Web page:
The Lord is my shepherd; I shall not want. He maketh me to lie down in green pastures: he leadeth me beside the still waters. Psalm 23.1-2
I have read several books that exposit Psalm 23. Much of my exposition has been influenced by people smarter and more experienced than me. Very little of my thinking is original, because I have been influenced by many writers and expositors. I would like to recommend two books that I have found helpful and prefer over others (He Leadeth Me: Shepherd Life in Palestine-Psalm 23 by C.W. Slemming, A Shepherd Looks at Psalm 23 by Phillip Keller) But I hope that what I write will be encouraging.
There have been many different expositions of Psalm 23, specifically verse two. For example, I have read about a pecking order among sheep and the anxiety that exists as a result. If this is true, the Shepherd is responsible for calming the sheep and providing safety for the young and weak. I have also read exposition that suggests the shepherd provides the best form of sustenance, the greenest, most healthy grass.
Regarding still water, I have read that the most loving shepherds take the sheep to the pasture very early in the morning. Because early in the morning the grass is still saturated with dew, the best form of still water. I have also read the exposition that shepherds use their staff to dig a trench near each water source to ensure still water. Still water is necessary, because if a sheep falls in the water, it will likely drown.
There is probably truth in all of these expositions. I am not exactly sure what David was specifically suggesting as he wrote this Psalm. But I believe I have a broad explanation for what he was trying to express.
1. The Shepherd loves and cares for the sheep.
David spent many hours, days, and weeks in the pastures with sheep. We already know that the shepherd calls the sheep by name, and that the sheep only responds to the voice of the shepherd.
To him the porter openeth; and the sheep hear his voice: and he calleth his own sheep by name, and leadeth them out. And when he putteth forth his own sheep, he goeth before them, and the sheep follow him: for they know his voice. John 10. 3-4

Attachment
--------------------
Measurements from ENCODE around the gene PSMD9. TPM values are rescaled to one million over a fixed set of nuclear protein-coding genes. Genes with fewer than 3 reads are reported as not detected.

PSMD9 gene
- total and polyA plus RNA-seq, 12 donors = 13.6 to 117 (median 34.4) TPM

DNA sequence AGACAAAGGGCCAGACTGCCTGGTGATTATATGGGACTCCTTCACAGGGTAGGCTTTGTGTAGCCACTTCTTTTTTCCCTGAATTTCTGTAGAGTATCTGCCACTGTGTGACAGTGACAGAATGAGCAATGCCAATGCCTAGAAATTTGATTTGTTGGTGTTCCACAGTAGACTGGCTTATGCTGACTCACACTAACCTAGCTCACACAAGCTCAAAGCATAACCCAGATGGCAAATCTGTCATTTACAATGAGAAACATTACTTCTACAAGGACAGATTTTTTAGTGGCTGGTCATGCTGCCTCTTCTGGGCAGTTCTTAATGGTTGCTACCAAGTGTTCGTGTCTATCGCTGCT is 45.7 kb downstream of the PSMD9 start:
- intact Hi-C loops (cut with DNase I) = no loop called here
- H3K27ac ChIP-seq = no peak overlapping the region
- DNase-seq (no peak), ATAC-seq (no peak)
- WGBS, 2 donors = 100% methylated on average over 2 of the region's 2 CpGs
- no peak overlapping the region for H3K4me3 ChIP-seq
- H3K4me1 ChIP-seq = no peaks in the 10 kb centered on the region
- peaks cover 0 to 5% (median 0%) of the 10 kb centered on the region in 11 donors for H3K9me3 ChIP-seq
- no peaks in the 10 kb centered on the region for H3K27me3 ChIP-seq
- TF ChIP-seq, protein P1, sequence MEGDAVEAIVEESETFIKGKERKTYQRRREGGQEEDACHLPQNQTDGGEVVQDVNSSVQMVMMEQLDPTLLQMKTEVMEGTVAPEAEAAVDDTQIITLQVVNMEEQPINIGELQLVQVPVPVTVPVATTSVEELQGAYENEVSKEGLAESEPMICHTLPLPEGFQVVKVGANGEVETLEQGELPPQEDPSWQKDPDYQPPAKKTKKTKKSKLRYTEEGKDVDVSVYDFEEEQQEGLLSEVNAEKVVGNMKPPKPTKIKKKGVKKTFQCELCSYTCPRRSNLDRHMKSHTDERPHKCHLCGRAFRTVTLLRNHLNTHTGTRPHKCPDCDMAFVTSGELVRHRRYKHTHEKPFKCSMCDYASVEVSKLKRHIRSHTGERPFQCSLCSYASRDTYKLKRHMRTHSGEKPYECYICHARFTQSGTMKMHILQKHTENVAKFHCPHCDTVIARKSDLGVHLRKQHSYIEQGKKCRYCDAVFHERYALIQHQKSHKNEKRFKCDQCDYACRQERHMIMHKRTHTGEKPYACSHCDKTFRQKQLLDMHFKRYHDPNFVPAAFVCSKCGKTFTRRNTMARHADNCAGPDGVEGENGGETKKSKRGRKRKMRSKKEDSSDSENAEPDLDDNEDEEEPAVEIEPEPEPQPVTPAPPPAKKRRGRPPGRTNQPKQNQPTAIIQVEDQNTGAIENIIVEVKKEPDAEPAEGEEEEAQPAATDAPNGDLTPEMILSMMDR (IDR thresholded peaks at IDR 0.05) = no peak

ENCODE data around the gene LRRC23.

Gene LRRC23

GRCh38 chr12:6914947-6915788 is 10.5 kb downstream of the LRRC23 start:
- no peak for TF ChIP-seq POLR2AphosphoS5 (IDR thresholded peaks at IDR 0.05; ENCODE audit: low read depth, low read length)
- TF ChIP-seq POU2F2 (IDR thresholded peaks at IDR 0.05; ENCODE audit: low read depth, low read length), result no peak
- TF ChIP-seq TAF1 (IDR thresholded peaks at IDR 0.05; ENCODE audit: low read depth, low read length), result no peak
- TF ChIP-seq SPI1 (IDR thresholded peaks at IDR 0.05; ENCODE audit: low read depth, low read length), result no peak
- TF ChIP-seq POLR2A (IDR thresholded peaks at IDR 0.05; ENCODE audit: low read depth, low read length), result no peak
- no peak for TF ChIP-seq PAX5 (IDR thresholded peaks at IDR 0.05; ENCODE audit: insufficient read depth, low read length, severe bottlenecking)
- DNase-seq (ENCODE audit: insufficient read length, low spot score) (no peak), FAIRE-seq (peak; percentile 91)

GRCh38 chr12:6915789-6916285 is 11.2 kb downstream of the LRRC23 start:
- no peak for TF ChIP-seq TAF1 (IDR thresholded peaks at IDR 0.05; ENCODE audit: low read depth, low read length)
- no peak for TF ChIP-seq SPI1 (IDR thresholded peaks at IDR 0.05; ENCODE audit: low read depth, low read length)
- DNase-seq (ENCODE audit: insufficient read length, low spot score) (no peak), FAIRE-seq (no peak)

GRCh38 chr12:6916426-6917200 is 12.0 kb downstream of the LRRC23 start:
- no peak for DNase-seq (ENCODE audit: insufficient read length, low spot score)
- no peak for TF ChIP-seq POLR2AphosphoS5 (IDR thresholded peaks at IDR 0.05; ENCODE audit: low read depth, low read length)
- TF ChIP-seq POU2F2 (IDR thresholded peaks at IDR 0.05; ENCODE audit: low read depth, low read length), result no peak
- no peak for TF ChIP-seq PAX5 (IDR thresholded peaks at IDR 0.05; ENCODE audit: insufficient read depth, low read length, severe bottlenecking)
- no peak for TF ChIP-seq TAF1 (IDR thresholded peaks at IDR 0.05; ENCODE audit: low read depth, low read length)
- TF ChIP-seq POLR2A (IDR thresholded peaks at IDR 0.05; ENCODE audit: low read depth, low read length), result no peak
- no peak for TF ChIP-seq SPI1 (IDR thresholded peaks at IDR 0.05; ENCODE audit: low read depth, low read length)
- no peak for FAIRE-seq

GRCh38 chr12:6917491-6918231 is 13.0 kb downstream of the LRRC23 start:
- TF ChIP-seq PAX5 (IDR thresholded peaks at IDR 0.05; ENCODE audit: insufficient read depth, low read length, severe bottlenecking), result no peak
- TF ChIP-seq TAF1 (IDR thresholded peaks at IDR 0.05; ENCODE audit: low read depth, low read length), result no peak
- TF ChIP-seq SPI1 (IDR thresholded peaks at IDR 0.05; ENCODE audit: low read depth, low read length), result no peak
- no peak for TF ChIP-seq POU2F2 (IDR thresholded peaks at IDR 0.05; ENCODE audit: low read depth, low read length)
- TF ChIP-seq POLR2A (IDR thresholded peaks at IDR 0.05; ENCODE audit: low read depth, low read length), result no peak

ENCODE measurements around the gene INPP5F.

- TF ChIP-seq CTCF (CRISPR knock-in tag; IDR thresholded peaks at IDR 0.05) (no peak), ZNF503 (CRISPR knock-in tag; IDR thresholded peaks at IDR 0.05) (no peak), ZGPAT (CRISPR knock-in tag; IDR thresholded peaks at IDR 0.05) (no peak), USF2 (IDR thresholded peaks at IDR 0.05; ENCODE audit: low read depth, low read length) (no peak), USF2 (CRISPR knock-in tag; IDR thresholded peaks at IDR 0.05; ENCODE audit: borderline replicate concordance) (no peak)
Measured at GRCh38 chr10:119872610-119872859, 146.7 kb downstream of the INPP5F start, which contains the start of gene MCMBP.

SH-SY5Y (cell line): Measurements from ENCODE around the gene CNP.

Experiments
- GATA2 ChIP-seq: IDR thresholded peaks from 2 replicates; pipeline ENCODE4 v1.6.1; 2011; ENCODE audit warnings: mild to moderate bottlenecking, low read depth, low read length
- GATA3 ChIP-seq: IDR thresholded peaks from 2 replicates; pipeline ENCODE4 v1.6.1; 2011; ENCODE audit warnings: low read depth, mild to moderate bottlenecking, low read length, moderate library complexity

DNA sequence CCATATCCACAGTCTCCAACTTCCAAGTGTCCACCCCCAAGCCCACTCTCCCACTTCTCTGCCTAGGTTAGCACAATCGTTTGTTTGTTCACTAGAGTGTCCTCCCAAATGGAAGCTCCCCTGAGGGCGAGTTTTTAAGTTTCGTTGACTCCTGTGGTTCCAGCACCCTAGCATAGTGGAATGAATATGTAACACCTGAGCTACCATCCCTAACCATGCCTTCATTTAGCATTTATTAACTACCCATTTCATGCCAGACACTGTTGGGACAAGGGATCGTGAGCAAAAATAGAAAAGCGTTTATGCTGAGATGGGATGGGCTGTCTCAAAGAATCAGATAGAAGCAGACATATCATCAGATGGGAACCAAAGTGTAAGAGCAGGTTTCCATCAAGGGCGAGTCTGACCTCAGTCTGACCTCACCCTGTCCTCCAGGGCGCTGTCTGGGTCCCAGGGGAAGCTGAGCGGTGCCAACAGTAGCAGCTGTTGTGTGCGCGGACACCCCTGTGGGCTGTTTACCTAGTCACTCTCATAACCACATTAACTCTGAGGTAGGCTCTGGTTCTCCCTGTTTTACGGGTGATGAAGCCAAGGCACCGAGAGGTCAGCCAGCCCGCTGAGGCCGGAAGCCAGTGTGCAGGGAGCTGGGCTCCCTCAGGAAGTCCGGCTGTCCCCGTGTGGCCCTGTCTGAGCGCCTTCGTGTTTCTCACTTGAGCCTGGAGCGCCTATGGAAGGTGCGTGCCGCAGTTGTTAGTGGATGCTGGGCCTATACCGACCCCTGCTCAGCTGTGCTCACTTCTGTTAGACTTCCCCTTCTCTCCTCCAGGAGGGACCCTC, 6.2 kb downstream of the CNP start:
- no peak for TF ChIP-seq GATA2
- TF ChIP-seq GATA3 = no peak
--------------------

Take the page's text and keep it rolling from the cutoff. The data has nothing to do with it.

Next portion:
I cannot relate to the shepherd metaphor because I have never owned a sheep and I have never been a Shepherd. On a side note, I once entertained the idea of buying a single sheep. I wanted to better understand the shepherd metaphor. However, I was persuaded by a sheep farmer that even though I had good intentions my endevour was not a good idea. I can relate to domestic pets. In my lifetime I have owned several pets, I loved them very much and did what I could to care for them and protect them. I assume that any pet owner who reads this blog can testify to the loving bond that exists between a pet and its owner. I believe that David is testifying to the great love and caring protection of the Shepherd. David can understand this love, because he knows perfectly the love that he has for his sheep. David knows perfectly the amount of care and affection that he must invest in his sheep. How much greater is the love and care of the Good/Chief Shepherd? David tried to explain this love and care in Psalm 23, I believe the answer is clear.
2. The Shepherd Provides for the Sheep
I imagine that different shepherds, in different locations, in different times have provided for their sheep in different ways. The above expositions, although different, imply one thing, the shepherd does his best, to provide the very best, for the sheep that he loves. It is a known fact that sheep are skittish, anxious, and emotionally fragile. What can be seen in Psalm 23 is a calm environment suitable for such an animal. Not only does the shepherd provide sustenance to meet physical needs, but he also provides a calmness and peaceful environment to soothe the complexities of sheep life. Ironically, the complexities of human life parallels the complexities of sheep life. David observed the same tendencies in people that he observed in the sheep, anxiety, fragility, and emotional instability. In his worship he recognizes that the Lord is the only one who can calm anxiety, hopelessness, and fear. Which is why in verse one David claims that he is without want. Similar to the sheep, we as humans also have a social/pecking order, one that includes economics, the disabled, and ethnic hierarchy. Unfortunately, this hierarchical system has also crept into the church. Jesus has broken down our pecking order, it is time to live in this reality. Jesus provides real peace.
3. The Shepherd Leads the Way
The Shepherd goes before, he leads. The shepherd knows where the greenest pastures and the stillest waters are located. The shepherd has experience with sheep. The shepherd understands the sheep. I am not certain what David understood about the Lord, if he fully understood the Lord’s incarnation, death, and resurrection. As we look back we have a better understanding; we can see that the Shepherd became a sheep. It is interesting to note that hundreds of years before Christ’s birth the prophet Isaiah described the Lord as a sheep.
He was oppressed, and he was afflicted, yet he opened not his mouth: he is brought as a lamb to the slaughter, and as a sheep before her shearers is dumb, so he openeth not his mouth. Isaiah 53.7
And, John the baptist identified Jesus as the Lamb of God! Worthy is the Lamb!